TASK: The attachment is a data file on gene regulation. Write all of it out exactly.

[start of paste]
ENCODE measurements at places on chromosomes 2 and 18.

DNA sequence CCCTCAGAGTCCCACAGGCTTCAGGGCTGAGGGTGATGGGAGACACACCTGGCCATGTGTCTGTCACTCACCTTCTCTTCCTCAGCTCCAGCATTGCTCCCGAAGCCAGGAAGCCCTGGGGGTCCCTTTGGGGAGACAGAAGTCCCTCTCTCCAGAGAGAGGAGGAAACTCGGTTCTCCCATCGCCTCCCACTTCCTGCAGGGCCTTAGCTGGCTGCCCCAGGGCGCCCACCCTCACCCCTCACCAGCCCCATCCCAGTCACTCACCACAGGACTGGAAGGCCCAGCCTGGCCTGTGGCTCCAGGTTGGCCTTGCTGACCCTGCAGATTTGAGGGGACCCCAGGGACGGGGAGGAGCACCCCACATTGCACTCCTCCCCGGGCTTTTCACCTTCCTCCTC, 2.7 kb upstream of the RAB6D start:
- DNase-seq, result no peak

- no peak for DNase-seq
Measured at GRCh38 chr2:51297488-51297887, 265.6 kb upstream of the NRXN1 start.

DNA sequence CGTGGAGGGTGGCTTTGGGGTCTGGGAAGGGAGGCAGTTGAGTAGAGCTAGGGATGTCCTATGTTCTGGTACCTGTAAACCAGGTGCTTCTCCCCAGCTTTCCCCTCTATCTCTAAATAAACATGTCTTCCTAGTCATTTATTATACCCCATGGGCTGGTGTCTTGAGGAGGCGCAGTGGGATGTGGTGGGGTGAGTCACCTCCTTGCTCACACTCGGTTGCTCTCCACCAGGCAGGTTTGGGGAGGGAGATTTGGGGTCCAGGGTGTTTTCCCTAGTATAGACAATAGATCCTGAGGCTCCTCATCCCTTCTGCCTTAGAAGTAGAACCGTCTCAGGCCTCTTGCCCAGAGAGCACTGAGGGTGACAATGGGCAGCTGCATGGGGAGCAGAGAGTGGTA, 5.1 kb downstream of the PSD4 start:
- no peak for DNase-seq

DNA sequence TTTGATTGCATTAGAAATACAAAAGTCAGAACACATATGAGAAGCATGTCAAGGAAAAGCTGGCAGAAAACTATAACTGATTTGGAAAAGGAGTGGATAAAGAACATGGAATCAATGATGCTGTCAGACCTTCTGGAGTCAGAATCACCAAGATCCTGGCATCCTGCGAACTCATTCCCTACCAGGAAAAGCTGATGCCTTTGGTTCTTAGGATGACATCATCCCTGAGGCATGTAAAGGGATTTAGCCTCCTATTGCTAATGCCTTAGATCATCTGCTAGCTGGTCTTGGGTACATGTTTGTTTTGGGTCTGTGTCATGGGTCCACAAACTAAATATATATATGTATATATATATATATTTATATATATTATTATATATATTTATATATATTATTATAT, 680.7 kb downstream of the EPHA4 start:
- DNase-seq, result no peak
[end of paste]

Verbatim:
ENCODE measurements at places on chromosomes 2 and 18.

DNA sequence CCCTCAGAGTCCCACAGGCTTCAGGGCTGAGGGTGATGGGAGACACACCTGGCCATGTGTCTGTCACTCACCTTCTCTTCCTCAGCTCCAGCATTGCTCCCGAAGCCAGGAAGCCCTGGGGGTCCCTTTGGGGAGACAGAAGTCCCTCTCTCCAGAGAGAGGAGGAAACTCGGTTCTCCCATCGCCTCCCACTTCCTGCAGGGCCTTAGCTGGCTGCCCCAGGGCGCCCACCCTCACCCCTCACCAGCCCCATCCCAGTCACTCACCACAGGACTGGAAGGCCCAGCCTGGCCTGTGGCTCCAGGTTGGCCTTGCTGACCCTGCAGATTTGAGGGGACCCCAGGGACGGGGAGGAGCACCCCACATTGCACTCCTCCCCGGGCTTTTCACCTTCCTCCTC, 2.7 kb upstream of the RAB6D start:
- DNase-seq, result no peak

- no peak for DNase-seq
Measured at GRCh38 chr2:51297488-51297887, 265.6 kb upstream of the NRXN1 start.

DNA sequence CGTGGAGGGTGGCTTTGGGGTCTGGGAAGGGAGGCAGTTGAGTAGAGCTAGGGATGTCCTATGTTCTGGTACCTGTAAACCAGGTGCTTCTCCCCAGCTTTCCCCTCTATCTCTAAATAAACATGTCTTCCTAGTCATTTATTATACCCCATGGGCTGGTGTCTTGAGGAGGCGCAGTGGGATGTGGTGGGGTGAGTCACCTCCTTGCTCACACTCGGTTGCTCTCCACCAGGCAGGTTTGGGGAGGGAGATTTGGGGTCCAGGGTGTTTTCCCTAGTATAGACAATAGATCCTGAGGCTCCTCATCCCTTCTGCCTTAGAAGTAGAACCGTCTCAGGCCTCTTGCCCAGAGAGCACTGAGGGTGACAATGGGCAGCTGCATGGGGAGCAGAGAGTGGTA, 5.1 kb downstream of the PSD4 start:
- no peak for DNase-seq

DNA sequence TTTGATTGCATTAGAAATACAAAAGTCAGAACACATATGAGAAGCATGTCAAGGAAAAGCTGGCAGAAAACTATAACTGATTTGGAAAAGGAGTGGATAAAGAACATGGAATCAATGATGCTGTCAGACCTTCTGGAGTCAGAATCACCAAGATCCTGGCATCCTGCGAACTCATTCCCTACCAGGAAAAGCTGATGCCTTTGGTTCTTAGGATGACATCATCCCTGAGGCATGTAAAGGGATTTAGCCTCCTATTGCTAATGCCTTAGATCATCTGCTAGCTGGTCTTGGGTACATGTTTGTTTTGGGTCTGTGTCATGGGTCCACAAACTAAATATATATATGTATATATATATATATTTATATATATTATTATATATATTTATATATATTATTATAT, 680.7 kb downstream of the EPHA4 start:
- DNase-seq, result no peak